Killer Mike: I thought that when we went into bigger rooms, we gonna lose some of the energy. On our first few runs out [Run the Jewels I], those shows had a real punk rock energy to them. The audience was in our face, we were in their faces. We were literally together. And I worried—is that connection going to be lost? 'Cause a lot of times, there's a gap or area or space [between us and the audience]; and what I've seen happening is that the crowds have grown, but the intensity is still there. And growing with larger crowds. Which at times, scares the fucking shit out of me. We've had shows where there are four mosh pits going at the same time, and yet our audience still knows how to take care of each other. But it's just...amazing. I'll say this: All my fears and self-doubt have been dispelled. Run the Jewels has made me feel like any and everything is possible.

El-P: I mean, we just played Madison Square Garden! So there's no better place to test your material and see if it holds up in a big room. It was fucking unbelievable. On the low, we were really nervous about it…

Killer Mike: We were nervous as fuuuuuck!

El-P: Let's be honest here: this show was sold out before we were even announced to be on the bill. This was a Jack White show. So we didn't know if there was enough of a crossover fan base or whether or not what we were doing would be appealing enough to the people who didn't know us in that situation. But that's pretty much the biggest room that has a roof that you're going to play, you know? About three songs in, I felt that we were playing just a regular club. I felt that energy in the same way. That was very pleasantly surprising to me—that, Wow, this music really can hold up in this environment.

It's funny, because we made [the album] just really humbly. It was never conceived as something that we thought could be played in a stadium. We're kind of like these wise guys dudes who aren't even supposed to be here. I feel someone fucked up, left the key under the mat, we found it and went, oh shit! We can open the door.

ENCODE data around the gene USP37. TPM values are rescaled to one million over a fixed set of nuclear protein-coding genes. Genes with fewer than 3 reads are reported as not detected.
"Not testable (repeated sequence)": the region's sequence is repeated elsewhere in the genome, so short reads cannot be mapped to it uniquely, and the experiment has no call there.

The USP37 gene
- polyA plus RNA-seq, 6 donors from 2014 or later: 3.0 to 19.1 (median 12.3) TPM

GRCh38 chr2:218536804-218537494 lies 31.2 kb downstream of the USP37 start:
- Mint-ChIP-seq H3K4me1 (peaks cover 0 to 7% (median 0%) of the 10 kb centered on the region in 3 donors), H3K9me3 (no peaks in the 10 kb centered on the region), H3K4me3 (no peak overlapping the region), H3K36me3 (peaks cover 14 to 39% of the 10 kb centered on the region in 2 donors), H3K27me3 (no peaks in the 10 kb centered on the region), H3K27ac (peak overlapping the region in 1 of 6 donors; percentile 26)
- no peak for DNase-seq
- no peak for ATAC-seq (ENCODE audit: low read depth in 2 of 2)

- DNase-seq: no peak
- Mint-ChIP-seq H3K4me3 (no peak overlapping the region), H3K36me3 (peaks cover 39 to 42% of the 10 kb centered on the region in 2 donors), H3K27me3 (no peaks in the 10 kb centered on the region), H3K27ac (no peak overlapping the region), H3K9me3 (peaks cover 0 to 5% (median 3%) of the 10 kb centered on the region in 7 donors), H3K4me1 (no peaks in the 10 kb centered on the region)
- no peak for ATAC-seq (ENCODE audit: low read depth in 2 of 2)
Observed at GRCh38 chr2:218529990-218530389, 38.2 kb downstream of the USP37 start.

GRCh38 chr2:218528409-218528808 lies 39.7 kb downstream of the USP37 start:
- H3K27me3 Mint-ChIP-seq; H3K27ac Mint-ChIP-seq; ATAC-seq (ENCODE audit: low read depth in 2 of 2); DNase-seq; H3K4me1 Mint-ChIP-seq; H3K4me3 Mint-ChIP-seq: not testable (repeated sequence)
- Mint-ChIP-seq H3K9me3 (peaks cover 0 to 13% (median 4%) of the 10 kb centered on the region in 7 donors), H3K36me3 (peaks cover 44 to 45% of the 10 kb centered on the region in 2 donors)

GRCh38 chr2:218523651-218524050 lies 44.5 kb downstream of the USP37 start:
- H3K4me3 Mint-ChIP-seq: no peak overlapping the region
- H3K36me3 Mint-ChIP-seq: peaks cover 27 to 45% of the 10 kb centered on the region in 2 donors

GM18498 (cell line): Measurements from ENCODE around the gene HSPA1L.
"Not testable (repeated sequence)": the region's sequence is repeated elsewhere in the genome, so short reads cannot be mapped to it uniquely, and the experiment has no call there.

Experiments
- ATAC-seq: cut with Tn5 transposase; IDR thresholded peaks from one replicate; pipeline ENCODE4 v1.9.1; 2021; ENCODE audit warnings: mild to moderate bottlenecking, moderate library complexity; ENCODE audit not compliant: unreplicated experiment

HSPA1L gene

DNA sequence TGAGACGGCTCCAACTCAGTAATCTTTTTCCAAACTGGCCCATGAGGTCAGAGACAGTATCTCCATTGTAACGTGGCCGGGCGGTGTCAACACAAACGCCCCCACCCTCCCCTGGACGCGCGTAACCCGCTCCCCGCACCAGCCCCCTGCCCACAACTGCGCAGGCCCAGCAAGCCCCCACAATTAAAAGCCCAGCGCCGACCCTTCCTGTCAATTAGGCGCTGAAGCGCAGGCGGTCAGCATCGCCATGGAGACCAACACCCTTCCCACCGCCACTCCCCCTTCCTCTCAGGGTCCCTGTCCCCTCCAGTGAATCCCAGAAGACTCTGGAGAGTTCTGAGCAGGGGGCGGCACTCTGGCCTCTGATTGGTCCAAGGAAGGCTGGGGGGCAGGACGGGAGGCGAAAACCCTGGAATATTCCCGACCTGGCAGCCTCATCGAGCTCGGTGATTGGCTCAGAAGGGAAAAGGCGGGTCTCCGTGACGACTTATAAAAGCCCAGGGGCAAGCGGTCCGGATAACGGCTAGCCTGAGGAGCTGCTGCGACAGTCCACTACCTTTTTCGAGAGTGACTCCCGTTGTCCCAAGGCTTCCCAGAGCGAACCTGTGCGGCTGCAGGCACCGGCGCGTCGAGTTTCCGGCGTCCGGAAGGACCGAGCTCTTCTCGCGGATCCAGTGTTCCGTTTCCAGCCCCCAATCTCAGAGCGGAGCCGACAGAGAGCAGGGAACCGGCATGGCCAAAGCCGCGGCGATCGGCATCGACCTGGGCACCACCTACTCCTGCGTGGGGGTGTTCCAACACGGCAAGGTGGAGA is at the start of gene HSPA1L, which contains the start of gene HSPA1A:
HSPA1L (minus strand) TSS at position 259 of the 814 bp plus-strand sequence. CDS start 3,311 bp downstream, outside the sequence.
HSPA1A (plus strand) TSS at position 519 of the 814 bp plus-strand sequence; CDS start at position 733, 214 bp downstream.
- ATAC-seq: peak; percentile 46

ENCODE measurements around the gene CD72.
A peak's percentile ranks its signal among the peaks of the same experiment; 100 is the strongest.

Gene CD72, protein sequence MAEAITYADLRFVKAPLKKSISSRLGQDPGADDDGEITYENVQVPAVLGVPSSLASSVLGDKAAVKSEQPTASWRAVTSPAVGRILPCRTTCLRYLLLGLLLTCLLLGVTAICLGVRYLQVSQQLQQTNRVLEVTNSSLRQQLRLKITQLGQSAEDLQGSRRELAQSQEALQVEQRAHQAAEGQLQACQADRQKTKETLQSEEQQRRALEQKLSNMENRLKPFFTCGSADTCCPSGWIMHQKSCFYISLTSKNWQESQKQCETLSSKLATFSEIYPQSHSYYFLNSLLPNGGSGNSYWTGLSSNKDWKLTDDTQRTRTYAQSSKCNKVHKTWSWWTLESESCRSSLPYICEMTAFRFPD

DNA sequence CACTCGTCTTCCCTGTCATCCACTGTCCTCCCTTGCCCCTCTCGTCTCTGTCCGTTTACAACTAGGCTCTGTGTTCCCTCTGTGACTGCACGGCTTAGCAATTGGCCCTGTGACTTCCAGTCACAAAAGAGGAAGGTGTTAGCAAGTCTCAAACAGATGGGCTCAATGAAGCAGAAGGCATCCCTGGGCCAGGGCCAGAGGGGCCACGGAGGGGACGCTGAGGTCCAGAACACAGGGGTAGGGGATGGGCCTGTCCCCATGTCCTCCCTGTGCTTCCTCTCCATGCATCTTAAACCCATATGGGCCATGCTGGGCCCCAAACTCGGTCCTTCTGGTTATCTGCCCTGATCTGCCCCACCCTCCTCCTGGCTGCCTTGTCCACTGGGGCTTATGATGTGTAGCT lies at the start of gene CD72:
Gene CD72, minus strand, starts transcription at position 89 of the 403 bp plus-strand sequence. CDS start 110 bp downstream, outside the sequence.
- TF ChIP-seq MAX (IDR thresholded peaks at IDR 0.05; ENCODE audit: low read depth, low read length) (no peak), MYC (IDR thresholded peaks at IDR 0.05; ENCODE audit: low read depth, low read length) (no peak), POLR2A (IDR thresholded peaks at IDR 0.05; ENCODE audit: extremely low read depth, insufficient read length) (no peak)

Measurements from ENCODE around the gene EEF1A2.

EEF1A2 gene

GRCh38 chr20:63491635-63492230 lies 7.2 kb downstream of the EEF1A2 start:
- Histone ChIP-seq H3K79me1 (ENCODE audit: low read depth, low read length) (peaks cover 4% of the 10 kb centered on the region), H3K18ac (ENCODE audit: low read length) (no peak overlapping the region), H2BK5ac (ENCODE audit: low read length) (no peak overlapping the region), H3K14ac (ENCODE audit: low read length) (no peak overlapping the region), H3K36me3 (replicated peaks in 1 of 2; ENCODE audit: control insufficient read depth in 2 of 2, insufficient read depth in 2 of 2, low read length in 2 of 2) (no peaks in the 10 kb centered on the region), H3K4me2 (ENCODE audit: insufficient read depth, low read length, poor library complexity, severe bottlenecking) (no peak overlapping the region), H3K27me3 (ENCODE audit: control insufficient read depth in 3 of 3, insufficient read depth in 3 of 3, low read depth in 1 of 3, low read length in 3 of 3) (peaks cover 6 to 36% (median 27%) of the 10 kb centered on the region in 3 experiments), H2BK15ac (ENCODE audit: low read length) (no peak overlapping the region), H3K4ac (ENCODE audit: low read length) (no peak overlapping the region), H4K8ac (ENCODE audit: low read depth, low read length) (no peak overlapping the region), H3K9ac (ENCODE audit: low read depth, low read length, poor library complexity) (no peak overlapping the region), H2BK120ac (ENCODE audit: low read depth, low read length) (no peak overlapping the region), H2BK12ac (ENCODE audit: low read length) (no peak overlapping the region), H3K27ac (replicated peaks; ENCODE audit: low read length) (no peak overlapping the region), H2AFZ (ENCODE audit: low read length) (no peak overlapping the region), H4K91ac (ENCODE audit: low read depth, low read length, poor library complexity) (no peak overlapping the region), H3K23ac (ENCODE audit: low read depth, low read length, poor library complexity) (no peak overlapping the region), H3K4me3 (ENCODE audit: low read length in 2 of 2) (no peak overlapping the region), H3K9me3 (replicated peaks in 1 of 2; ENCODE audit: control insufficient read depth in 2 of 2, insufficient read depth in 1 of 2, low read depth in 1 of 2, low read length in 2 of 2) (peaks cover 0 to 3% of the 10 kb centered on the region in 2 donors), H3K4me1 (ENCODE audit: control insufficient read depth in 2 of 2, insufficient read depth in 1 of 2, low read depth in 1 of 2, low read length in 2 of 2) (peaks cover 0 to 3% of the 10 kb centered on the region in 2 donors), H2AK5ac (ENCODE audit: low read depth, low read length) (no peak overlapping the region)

Do you ever wake up sometimes and can't believe this is your life?

Killer Mike: Yes! I do. Maybe five times a week, I look in the mirror and think: "Oh, shit. This is not a dream. This is really going down."

El-P: There was a real moment when we first dropped the record [Run the Jewels II]. We had a tour set up already, and there were a lot of rooms that were not filled up. Maybe 50 percent sold. We dropped the record, and a week later everything was sold out. Our careers have not been quick, we've been doing this for a long time. But that moment was one moment I will always remember. When we first started those shows, and seeing what was happening, me and Mike would just look at each other…

Killer Mike: Yep.

El-P: We would just look at each other, without saying anything, and just burst out laughing nervously. As if saying oh, fuck! What's happening? And that's a thrilling feeling, you don't want to question it too much. We would have been happy doing what we were doing; we liked our careers, and could sustain ourselves.

It's really kind of crazy: You go through a 20-year period where you're happy but kind of in the back of your head, you think, It's never going to get much bigger than this. OK. And then, I swear, the second you let go of that desire or feelings nagging in the back of your head, that's when it happens! Once we gave our record away for free, that's when it started to really happen.

Sounds a lot like dating—when you check out, things start to actually happen.

El-P: Oh hell yeah! No one wants to fuck you when you desperately want to get fucked. That's just a fact.

Killer Mike: He put that so poetically....